Universal Scene Description
Differential Revision of the first introduction of USD exporting support: https://developer.blender.org/D6287
The USD exporter is still an experimental feature, and the structure of exported USD files is subject to change. To enable the USD exporter, enable it in the Experimental features.
- The USD libraries are built by
make deps, but not yet built by install_deps.sh.
- Only experimental support for instancing; by default all duplicated objects are made real in the USD file. This is fine for exporting a linked-in posed character, not so much for thousands of pebbles etc.
- The way materials are exported is going to change to allow instancing of the objects that reference those materials.
Note that this document is to be considered an addition to the USD Exporter chapter in the manual.
The Building Process
- USD is built as monolithic library, instead of 25 smaller libraries. We were linking all of them as 'whole archive' anyway, so this doesn't affect the final file size. It does, however, make life easier with respect to linking order, and handling upstream changes.
- The JSON files required by USD are installed into datafiles/usd; they are required on every platform. Set the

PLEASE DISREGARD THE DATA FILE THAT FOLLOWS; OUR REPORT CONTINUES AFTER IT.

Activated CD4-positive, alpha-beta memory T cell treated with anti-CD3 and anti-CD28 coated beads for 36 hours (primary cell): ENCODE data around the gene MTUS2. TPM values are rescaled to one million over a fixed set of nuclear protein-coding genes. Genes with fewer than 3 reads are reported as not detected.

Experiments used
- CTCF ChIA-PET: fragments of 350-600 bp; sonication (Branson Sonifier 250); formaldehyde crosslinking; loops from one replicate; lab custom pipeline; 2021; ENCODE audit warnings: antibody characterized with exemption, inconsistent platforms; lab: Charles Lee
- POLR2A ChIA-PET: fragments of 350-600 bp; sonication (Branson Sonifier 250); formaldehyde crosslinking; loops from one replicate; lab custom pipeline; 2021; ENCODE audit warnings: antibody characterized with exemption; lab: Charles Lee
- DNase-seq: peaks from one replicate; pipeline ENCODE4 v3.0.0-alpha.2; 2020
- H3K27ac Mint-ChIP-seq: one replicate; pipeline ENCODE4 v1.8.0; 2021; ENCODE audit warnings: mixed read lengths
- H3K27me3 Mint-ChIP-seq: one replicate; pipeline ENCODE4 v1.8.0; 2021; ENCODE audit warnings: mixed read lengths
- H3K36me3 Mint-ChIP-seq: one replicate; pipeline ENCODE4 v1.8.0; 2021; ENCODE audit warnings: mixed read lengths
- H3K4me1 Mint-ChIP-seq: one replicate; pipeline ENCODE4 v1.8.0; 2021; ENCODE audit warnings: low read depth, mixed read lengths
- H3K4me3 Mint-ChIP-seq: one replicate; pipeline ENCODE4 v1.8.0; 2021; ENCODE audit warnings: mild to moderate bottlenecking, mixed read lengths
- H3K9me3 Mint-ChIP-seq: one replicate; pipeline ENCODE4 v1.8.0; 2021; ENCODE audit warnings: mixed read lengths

PXR_PATH_DEBUGto any value to have the USD library print the paths it uses to find those files.
- USD is patched so that it finds the aforementioned JSON files in a path that we pass to it from Blender.
- USD is patched to have a
PXR_BUILD_USD_TOOLSCMake option to disable building the tools in its
bindirectory. This is sent as a pull request at https://github.com/PixarAnimationStudios/USD/pull/1048
Abstract Hierarchy Iterator
The core of the USD exporter is the Abstract Hierarchy Iterator. Its goal is to traverse the Objects in the scene, and to produce a hierarchy that is suitable for exporting. This takes care of handling dupliobjects (a.k.a. instances). It iterates over the dependency graph in much the same way as a render engine.
A concrete exporter, like the USD exporter, typically creates the following classes. This example describes a hypothetical Alembic exporter. (Historical note: by now Blender really has this
AbstractHierarchyIterator-based Alembic exporter, but at the time of writing it did not.)
- A class
IO::AbstractHierarchyWriter. This contains all the format-specific code that's common to all the writers.
- Concrete subclasses of
AbstractalembicWriterfor all different data types to write, like
- A class
IO::AbstractHierarchyIterator, which will create the above writers for all objects that need to be exported.
The Export Process
IO::AbstractHierarchyIterator class follows these stages. When multiple frames are exported, this happens for every frame.
- Determine export hierarchy: the dependency graph is iterated over, and it is determined which objects are exported, and what their parent objects will be in the exported file. It is left to the concrete subclass of
IO::AbstractHierarchyIteratorto perform filters here (like "visible objects only").
- Determine duplication references: if instancing is enabled, this step determines which object/mesh will be exported as a reference to another object/mesh.
- Write data: for each to-be-exported Object a concrete
IO::AbstractHierarchyWriterinstance is created. It is left to the concrete subclass,